The purpose of the experimental study was to evaluate the impact of the education program at the level of emotional distress associated with diabetes as well as the link between the education program age, patient gender, and emotional distress.

2.1. Study Population

The study took place in Albania during March to August 2016 and included 20 residential areas in the Tirana region where family physicians provide services. These 20 physicians and therefore diabetic patients were randomly selected from the Register of Compulsory Medical Insurance Funds (as the institution responsible for concluding work contracts with family practitioners) [14] [15] for the Tirana region. For each of the selected physicians, at least 10 patients who meet the inclusion criteria in the study were selected. Inclusion criteria: diabetes type 2 patients who are treated with oral medications; have a level of HbA1c > 6.5%; agree to participate in the study. Exclusion criteria: the presence of associated diseases such as dementia and psychiatric disorders; disagree to participate in the study. The study population was in total 200 patients in both groups (control and intervention). Patients were divided as control or intervention group based on according to the following rule. In one box were placed twenty numbers that corresponded to the number of physicians selected and who had expressed readiness to take part in the study. Each physician was asked to take a number and each number corresponded to ten patients at that physician. The first-choice physician’s patients were clustered in the intervention group while the second-choice physician’s patients clustered to the control group. This procedure was followed until 20 numbers were selected. During the selection, none of the physicians, patients or laboratory personnel who analyzed the values of HbA1c were unaware of which group the patients were in. The study was conducted in accordance with the requirements of the National Statement on Ethical Conduct in Human Research with study protocol approved date March 2016 by the Medical Ethics Committee, University of Medicine, Tirana, Albania. Patients were assured anonymity and each of them gave consent for participation in the study after fully informed about the purpose of the study.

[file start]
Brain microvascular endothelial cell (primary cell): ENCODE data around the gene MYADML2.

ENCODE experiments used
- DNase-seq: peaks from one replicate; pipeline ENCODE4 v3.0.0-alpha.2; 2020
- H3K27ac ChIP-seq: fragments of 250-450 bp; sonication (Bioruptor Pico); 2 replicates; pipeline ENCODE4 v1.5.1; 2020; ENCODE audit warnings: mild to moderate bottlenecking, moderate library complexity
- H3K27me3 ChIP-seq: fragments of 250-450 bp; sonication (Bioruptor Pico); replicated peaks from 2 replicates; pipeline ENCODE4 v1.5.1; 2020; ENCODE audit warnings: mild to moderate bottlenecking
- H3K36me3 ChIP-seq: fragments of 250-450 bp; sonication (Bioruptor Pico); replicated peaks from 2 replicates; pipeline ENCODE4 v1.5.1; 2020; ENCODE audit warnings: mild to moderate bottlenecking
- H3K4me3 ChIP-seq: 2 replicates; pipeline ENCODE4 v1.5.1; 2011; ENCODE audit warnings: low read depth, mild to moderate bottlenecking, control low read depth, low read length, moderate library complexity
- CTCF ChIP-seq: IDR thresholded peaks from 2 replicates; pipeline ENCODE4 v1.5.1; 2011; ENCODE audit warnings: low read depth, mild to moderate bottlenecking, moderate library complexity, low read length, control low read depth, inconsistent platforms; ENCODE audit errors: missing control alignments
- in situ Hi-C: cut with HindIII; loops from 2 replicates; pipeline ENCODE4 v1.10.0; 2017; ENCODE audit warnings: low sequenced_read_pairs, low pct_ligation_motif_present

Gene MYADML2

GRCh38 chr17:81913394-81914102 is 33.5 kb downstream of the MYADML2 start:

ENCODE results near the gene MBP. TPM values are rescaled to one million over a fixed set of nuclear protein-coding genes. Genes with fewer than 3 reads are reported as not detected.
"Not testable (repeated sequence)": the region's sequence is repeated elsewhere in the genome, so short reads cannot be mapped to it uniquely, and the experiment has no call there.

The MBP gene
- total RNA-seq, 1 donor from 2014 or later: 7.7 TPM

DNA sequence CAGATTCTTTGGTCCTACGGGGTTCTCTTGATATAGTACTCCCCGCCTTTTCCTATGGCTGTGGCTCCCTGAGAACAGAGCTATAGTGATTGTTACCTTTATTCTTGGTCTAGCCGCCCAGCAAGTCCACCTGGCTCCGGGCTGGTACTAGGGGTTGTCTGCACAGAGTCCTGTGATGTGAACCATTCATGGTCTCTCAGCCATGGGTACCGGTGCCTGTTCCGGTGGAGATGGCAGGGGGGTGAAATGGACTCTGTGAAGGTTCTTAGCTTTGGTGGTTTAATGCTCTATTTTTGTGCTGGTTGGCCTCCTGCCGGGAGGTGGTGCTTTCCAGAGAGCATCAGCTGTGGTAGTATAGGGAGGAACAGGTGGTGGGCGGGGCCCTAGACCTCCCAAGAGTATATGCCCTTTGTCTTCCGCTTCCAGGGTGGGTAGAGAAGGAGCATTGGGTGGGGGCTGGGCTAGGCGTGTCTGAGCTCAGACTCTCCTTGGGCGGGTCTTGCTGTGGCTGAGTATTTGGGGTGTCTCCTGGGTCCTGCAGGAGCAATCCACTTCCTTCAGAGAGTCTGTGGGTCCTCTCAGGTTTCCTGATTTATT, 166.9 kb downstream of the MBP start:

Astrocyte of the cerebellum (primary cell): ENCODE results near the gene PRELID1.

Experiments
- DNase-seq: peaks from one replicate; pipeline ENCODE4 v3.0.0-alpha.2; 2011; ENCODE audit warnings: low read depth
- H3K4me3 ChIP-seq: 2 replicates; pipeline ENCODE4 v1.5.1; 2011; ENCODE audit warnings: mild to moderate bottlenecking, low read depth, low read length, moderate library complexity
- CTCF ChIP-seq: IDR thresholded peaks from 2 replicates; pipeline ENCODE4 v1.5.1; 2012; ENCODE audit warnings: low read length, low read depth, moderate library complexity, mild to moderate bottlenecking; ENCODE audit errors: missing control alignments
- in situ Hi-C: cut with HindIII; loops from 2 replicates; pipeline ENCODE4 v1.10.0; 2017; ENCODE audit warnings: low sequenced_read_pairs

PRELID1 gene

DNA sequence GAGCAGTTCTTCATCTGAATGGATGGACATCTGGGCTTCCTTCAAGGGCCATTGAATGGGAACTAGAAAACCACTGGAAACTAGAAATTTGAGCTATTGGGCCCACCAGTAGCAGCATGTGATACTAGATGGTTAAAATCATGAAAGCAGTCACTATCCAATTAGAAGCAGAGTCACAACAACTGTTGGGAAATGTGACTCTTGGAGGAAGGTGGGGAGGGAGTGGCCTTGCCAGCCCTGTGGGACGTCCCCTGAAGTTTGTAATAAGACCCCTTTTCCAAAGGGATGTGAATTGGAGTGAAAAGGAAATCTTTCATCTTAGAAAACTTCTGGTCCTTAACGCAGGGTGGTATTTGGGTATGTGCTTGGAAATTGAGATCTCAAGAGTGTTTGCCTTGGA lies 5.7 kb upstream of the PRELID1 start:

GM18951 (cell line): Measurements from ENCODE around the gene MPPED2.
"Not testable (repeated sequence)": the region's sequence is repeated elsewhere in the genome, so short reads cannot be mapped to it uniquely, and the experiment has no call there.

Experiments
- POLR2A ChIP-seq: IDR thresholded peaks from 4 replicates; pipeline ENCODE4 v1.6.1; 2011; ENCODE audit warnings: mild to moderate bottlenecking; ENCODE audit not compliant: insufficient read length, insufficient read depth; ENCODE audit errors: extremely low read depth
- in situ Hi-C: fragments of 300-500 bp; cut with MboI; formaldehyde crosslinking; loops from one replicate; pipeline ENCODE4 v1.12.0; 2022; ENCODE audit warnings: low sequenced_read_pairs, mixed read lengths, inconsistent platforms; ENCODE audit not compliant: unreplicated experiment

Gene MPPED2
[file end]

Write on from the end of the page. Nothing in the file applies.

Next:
2.2. Data Collection Instrument

The data was collected through the self-administered PAID 5 questionnaire, which is an abbreviated version of the PAID questionnaire. Problem Areas in Diabetes Questionnaire (PAID) is a tool that it was developed to identify the patient’s emotional distress. The PAID measure of diabetes-related emotional distress correlates with measures of depression, social support, health beliefs, and coping style, as well as predicts future blood glucose control of the patient. It is found that the questionnaire has a high degree of sensitivity to detect changes as a result of educational health interventions [16] . PAID 5 questionnaire the short version of PAID includes five questions that measure the emotional distress of diabetic patients. For each answer is the possibility to respond with five alternatives; not a problem = 0; minor problem = 1; moderate problem = 2; somewhat serious problem = 3; serious problem = 4. In the PAID 5 questionnaire, a total score of ≥8 indicates possible diabetes-related emotional distress [17] . Studies have found that the PAID 5 has satisfactory sensitivity and specificity when is used to identify emotional distress related to diabetes [18] . In addition, a study found that the questionnaire PAID 5 is best handled practically than the full form of PAID [19] . For the validation of the questionnaire, was used the Albanian translation of the questionnaire and the Albanian version was translated into English to confirm that we have no changes with the original version of PAID 5.

2.3. Health Education Program